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Stress is a mental phenomenon resulted following facing a complex, difficult, painful

or extremely important task. It has an important subjective component.

The same situational context may trigger various emotional responses to different
people. The way we feel is not determined by the situation, but the way we interpret the
situation. If circumstances determined our feeling, it would mean that in the same situation,
all people would feel the same. Each person is responsible for their own emotions, so we may
decide how to act in more or less pleasant situations.

The stress factors are the inner or outer situations that may require our reactions to
adapt. Some stress factors may be changed (by changing the negative signification of a
situation), others may be diminished, accepted or tolerated.

We are often tempted to think that we may change things and people as we like, but it
is not always possible. What we can really change is our behavior towards the others, how we
relate to things, events or people, as well as our interpretation.

Stress Factors
chool communication with schoolmates, teachers, too many/complex tasks;
Family communication in the family, divorce, death, conflict or violence in a family;
Friends conflicts with friends or lack of friendship;
Own person lack of self-confidence; discontent;
Poor finances
Physical, emotional or sexual abuse
Natural disasters

Physical reactions to stress:

- Headaches
- Increase or loss of appetite
- Indigestion
- Insomnia
- Muscular cramps
- Malaise
- Fatigue
- Frequent cold
- Alergies

Cognitive reactions to stress:

- Diminished focus
- Mental blockage
- Recall difficulties
- Loss of creativity
- Diminished flexibility of thinking
- Diminished capacity in decision making
- Negative thinking
Emotional reactions to stress:
- Emotional instability
- Lack of emotional expression
- High irascibility
- Diminished interest in past favorite activities
- Indifference towards friends
- Distrust
- Diminished capacity of relaxation
- Feeling of neglect
- Feeling of personal failure
- Inability to carry out on time any task
- Lack of confidence in the future

Behavioral reactions to stress:

- Aggressiveness
- Low output in any activity
- Bad time management
- Overconcern towards some activities
- Excessive use of tobacco and alcohol
- Sleep disorder
- Personal isolation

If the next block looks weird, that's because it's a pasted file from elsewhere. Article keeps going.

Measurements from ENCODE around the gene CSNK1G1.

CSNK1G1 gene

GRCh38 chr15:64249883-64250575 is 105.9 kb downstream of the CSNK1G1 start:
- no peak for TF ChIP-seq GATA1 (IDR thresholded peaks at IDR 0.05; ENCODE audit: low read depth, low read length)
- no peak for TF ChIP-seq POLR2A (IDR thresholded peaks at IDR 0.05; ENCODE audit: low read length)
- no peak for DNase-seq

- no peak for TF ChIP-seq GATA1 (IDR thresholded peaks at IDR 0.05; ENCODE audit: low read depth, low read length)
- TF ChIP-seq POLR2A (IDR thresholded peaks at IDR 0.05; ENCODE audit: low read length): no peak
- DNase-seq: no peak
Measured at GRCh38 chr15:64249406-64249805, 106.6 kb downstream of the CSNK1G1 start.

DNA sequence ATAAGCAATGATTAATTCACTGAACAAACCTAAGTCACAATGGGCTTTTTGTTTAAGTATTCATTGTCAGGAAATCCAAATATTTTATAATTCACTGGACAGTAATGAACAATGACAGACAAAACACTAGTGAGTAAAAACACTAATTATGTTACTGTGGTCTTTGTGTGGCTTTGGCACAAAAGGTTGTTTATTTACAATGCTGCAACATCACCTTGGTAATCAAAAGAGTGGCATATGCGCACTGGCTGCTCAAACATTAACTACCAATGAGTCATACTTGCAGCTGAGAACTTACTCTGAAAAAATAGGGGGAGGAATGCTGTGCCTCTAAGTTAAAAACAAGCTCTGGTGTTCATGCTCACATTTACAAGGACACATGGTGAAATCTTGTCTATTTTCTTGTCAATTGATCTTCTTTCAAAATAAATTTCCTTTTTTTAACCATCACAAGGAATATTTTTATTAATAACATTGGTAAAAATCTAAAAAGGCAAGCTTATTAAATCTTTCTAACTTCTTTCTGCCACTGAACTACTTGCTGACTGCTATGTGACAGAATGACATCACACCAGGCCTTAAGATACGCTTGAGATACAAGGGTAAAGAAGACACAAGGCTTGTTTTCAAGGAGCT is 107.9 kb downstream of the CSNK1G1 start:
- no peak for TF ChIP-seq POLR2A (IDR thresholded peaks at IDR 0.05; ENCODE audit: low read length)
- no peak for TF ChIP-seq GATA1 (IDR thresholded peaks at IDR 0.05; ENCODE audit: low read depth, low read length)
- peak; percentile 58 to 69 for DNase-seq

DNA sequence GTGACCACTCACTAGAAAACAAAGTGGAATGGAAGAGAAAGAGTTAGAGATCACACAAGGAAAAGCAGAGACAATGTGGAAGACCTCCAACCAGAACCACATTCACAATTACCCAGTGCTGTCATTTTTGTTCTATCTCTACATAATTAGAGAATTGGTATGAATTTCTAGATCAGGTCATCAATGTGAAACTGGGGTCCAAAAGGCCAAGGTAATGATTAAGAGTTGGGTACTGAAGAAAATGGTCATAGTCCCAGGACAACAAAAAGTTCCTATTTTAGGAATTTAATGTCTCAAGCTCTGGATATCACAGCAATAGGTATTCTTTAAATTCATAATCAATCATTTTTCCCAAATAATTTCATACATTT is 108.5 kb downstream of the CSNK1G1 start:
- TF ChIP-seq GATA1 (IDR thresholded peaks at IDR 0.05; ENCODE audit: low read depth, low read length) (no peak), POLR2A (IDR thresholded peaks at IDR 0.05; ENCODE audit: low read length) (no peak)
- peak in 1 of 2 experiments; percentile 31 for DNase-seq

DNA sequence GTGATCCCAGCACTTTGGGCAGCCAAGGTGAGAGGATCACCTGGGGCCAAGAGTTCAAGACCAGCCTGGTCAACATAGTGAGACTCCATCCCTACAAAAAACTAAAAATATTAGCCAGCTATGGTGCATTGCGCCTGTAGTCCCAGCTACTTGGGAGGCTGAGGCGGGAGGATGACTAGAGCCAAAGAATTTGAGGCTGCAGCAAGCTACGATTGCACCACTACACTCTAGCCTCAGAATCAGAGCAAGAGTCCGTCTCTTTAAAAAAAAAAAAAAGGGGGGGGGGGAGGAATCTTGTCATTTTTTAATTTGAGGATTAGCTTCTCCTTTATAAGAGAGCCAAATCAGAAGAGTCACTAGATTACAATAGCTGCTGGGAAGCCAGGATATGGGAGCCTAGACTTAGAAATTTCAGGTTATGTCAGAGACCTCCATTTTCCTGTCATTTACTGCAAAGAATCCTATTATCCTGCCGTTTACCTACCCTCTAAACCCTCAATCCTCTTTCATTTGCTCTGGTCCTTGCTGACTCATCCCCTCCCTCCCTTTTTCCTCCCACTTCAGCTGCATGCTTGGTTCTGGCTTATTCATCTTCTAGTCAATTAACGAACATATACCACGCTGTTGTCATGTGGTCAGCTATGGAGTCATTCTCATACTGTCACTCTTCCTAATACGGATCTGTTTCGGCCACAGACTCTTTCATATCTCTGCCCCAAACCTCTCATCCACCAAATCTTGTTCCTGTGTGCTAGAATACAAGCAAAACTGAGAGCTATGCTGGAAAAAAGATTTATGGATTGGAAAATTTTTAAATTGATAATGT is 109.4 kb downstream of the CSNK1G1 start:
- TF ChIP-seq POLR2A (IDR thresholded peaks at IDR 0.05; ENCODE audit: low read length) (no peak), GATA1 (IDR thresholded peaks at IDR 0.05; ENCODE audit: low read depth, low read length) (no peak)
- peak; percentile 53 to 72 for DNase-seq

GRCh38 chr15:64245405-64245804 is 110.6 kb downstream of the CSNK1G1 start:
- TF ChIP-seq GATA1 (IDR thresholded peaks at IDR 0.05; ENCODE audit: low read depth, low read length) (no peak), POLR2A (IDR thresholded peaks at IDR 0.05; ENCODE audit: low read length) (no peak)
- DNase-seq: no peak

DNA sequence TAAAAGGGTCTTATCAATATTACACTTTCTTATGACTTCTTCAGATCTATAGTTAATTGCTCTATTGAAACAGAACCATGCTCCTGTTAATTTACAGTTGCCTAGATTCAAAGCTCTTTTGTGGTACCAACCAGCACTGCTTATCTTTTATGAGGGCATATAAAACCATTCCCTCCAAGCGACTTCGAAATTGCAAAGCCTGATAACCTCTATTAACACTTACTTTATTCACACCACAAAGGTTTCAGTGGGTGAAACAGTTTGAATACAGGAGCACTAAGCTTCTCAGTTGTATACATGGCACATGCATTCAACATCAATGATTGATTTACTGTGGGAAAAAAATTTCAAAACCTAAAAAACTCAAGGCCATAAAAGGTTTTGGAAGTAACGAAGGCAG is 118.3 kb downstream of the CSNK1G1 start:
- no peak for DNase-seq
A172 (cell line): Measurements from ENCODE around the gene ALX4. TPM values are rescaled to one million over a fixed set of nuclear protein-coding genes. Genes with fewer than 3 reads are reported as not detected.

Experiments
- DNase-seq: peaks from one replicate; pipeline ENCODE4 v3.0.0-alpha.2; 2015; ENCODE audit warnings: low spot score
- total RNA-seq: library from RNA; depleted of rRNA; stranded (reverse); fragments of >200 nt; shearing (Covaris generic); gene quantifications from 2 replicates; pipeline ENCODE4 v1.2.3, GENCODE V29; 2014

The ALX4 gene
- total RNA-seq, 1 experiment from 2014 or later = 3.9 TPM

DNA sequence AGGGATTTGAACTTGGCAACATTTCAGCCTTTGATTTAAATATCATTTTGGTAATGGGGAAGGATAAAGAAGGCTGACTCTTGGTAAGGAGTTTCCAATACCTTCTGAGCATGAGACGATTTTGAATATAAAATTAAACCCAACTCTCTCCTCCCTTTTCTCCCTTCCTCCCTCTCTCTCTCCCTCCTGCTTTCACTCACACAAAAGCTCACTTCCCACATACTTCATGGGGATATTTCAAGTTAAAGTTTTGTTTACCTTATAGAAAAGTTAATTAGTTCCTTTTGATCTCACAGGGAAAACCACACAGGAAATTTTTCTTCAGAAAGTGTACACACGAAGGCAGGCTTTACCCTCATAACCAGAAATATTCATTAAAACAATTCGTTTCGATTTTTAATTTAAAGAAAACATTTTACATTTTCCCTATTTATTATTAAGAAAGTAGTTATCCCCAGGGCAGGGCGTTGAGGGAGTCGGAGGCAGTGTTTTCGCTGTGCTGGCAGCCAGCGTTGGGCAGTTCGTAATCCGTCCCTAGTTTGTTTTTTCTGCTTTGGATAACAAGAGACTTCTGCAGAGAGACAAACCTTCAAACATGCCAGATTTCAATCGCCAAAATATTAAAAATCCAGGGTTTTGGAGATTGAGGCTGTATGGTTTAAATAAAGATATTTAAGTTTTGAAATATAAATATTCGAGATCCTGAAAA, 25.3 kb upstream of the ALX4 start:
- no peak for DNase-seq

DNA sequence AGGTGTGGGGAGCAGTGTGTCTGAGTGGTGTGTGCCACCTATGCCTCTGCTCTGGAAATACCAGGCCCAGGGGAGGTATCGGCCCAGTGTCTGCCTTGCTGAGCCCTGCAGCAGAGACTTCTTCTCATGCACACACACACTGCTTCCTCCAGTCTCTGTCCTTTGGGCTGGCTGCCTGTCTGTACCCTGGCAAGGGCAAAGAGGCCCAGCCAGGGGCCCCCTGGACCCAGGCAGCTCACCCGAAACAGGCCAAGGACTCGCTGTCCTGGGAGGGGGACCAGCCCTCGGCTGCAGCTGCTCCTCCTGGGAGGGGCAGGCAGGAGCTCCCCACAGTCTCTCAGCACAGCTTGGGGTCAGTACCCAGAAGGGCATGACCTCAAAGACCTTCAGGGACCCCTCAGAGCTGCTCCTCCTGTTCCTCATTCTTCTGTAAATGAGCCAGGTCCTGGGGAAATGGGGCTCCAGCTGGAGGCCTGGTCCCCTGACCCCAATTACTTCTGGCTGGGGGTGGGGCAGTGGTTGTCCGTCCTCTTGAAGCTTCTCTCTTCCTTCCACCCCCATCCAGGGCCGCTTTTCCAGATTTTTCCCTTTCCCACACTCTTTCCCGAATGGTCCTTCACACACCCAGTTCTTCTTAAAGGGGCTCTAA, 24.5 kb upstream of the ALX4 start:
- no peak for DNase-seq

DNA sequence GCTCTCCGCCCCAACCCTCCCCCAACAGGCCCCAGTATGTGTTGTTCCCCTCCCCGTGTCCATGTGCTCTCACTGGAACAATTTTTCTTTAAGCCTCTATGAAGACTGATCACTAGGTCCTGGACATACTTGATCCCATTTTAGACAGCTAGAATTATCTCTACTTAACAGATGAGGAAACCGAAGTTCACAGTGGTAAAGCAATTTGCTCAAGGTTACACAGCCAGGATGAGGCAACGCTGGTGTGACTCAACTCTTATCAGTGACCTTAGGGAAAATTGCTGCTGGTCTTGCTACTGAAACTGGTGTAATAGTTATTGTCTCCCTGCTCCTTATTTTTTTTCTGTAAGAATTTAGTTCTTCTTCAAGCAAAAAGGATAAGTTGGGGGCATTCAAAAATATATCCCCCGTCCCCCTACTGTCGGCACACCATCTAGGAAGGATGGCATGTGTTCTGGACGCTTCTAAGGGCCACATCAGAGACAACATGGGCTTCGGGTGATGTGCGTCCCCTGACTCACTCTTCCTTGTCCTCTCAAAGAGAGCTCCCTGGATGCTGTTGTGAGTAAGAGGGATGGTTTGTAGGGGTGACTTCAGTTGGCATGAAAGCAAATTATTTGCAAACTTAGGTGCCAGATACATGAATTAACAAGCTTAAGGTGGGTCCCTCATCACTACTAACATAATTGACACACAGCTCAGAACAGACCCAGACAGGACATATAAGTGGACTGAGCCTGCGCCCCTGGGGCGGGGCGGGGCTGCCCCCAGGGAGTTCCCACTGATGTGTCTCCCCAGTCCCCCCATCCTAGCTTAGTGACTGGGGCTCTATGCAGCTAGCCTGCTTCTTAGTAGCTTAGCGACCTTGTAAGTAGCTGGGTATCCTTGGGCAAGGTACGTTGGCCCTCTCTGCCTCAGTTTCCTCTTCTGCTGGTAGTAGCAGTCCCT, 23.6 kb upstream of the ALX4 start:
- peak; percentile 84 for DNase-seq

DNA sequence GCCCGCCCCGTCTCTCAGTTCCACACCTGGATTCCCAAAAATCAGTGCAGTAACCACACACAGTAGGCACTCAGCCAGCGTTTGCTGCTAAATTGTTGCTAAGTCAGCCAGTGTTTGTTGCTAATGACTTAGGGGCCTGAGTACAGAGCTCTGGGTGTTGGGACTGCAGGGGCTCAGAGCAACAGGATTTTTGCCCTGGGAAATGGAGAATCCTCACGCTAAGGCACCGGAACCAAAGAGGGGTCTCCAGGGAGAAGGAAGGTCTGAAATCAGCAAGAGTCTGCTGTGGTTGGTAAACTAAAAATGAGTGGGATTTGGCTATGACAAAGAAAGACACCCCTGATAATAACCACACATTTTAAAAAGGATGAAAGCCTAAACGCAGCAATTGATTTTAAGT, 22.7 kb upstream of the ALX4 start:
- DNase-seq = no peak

Stress coping refers to the individuals ability to reduce, overcome or stand any situation
exceeding the automatic body response. Although stress coping includes real sources
(cognitive, emotional, social, physical, etc.), it is mostly based on the assessment of personal
resources to cope with any difficult or threatening situation. Most of times the existing
resources are considered as insufficient, fact which determines stress.
Some of the individual features which may protect from stress are self-esteem, optimism,
self-valorization, assertiveness and realistic assessment of the activity results.

Coping mechanisms
- Positive re-assessment
- Asking for outside help
- Problem solving
- Research of information
- Relaxation techniques
- Humour

Responses to stressing situations:

- Direct reaction to the situation;
- Information on the situation;
- Non-involvement
- Denial

Stress management
1. Identification of stress factors
- Anticipation
- Action Plan
2. Identification of emotional, behavioral, physiological and cognitive reactions:
- Avoidance of (self) blame for the event
- Identification of negative tendencies in the event assessment and person
- Providing a positive signification to the event
3. Development of stress management behaviour
- Forming the assertive behaviour
- Solving the problems and situations and decision making
- Relaxation methods
4. Social Support
- Asking for help
- Developing and maintaining friendships
5. Lifestyle
- Healthy nutritional behaviour
- Practicing relaxation techniques
- Practicing physical exercises
- Giving up smoking and alcohol
6. Developing self-esteem
- Setting up realistic goals;
- Setting up persona priorities and limits;
- Doing pleasant activities
7. Time Management
- Setting up priority activities for limited periods of time (day/week)
- Planning them
- Review the consequences of their delay
- Carry out activities one by one
- Pause between activities
- Reward yourself after each completed activity.